B. Graham’s Law Graham’s Law = Rate of effusion of a gas is inversely related to the square root of its molar mass. The equation shows the ratio of Gas A’s speed to Gas B’s speed. C. Johannesson

C. Graham’s Law Problems
1.) Determine the relative rate of effusion for krypton and bromine. The first gas is “Gas A” and the second gas is “Gas B”. Relative rate mean find the ratio “vA/vB”. Kr effuses times faster than Br2.

C. Graham’s Law Problems
2.) A molecule of oxygen gas has an average speed of 12.3 m/s at a given temp and pressure. What is the average speed of hydrogen molecules at the same conditions? Put the gas with the unknown speed as “Gas A”. C. Johannesson

C. Graham’s Law Problems
3.) An unknown gas diffuses 4.0 times faster than O2. Find its molar mass. The first gas is “Gas A” and the second gas is “Gas B”. The ratio “vA/vB” is 4.0. Square both sides to get rid of the square root sign. C. Johannesson

VI. Gas Stoichiometry at Non-STP Conditions
Gases VI. Gas Stoichiometry at Non-STP Conditions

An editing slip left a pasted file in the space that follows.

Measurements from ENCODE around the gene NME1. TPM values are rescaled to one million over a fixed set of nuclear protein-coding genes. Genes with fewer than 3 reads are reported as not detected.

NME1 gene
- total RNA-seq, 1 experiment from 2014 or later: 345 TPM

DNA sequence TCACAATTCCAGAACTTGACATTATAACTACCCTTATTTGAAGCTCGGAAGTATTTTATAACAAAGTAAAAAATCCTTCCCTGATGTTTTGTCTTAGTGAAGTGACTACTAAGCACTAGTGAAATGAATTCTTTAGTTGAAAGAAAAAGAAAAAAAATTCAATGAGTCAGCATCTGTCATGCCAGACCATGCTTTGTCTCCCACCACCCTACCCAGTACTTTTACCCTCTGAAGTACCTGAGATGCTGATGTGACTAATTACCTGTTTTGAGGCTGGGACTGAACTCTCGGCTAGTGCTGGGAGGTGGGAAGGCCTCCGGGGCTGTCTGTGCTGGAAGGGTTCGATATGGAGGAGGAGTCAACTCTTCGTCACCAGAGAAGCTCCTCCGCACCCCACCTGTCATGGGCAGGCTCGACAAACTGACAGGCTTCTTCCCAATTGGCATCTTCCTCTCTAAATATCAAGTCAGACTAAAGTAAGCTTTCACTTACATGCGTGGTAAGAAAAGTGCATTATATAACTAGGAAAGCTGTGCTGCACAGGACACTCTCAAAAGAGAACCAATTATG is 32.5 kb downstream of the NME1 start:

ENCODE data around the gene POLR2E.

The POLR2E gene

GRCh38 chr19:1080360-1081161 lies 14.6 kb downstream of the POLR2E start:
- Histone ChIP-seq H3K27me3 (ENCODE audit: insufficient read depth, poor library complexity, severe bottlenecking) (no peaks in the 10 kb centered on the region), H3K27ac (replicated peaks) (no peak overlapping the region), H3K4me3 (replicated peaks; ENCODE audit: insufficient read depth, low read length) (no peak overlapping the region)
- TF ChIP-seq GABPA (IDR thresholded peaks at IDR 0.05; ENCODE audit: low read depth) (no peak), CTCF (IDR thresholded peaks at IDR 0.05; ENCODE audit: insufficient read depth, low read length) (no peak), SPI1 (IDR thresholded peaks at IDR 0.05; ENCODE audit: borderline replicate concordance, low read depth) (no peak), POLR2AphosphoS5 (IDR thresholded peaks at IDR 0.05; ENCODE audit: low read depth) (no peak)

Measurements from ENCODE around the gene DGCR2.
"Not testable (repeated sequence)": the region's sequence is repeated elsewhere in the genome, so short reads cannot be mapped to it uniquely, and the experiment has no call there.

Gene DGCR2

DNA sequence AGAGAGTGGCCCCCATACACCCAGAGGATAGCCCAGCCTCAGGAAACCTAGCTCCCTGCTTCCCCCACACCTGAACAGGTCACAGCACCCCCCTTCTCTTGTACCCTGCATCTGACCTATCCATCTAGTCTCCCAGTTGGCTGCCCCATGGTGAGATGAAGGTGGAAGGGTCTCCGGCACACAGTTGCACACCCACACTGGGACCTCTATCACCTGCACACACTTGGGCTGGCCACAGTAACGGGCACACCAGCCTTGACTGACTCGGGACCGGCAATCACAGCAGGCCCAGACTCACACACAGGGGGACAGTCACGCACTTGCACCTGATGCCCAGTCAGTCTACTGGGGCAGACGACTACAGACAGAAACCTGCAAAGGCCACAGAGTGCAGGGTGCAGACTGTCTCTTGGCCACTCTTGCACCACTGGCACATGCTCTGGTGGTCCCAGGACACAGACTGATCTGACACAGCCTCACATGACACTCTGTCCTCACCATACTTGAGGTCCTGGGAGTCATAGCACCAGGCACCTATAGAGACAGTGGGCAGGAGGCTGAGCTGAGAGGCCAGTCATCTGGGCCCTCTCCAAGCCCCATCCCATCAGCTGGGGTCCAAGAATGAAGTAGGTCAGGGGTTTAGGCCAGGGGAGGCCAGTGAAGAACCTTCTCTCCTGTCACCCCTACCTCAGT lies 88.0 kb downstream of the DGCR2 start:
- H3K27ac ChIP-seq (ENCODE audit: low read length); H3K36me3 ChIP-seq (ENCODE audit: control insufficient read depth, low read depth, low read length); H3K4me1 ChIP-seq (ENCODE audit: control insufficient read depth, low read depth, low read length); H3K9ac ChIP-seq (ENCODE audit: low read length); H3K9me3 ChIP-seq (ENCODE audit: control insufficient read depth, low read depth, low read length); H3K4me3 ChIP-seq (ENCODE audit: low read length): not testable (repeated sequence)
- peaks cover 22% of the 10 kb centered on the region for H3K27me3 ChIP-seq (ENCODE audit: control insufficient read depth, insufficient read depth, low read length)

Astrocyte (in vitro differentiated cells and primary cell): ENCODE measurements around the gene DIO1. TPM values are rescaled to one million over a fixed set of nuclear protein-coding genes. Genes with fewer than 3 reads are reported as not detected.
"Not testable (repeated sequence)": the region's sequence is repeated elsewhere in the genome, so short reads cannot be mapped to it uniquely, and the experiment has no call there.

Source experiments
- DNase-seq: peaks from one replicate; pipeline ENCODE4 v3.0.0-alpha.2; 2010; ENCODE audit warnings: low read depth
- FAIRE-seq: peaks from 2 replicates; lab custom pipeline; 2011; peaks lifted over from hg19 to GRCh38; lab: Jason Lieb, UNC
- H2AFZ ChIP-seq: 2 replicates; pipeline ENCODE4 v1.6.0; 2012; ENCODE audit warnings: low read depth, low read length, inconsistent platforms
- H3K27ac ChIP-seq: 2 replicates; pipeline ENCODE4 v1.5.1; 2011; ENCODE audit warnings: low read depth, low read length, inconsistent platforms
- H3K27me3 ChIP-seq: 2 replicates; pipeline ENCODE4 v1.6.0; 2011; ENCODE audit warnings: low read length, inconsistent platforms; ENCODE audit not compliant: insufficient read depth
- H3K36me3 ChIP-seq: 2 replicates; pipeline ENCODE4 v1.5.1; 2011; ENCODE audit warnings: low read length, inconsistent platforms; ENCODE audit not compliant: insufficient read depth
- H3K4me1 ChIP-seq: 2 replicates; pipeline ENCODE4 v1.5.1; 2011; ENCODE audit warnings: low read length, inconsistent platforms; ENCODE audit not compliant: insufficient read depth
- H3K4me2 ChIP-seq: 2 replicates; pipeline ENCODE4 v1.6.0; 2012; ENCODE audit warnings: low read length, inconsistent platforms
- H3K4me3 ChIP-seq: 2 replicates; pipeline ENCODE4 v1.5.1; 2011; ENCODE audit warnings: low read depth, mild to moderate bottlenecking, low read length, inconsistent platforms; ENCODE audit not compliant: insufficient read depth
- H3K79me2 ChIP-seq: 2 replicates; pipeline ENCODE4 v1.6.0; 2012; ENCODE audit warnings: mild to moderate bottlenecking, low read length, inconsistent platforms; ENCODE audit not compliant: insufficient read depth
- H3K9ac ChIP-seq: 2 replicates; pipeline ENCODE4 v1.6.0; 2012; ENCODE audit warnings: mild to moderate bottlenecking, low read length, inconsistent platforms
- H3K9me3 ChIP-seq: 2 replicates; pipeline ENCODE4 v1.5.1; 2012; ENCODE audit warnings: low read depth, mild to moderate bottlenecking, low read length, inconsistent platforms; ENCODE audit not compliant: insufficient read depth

A. Gas Stoichiometry Moles  Liters of a Gas: STP - use 22.4 L/mol
Non-STP - use ideal gas law Non-STP Given liters of gas? start with ideal gas law Looking for liters of gas? start with stoichiometry conv.

B. Volume  Mass Stoich. Thinking: Mole Ratio If gas A is at STP:
Gas volume A  moles A  moles B  mass B If gas A is at STP: ? L “A” 1 mol “A” ? mol “B” molar mass(g) “B” 22.4 L “A” ? mol “A” mol “B” Mole Ratio

B. Volume  Mass Stoich. If gas “A” is NOT at STP:
Use PV = nRT to find moles of “A” ? mol “A” ? mol “B” molar mass (g) “B” ? mol “A” 1 mol “B”

Given liters: Start with Ideal Gas Law and calculate moles of O2.
B. Volume  Mass 1.) How many grams of Al2O3 are formed from L of O2 at 97.3 kPa & 21°C? 4 Al O2  2 Al2O3 15.0 L non-STP ? g GIVEN: P = 97.3 kPa V = 15.0 L n = ? T = 21°C = 294 K R = dm3kPa/molK WORK: n = PV RT n= (97.3 kPa) (15.0 L) (8.315dm3kPa/molK) (294K) n = mol O2 Given liters: Start with Ideal Gas Law and calculate moles of O2. NEXT  C. Johannesson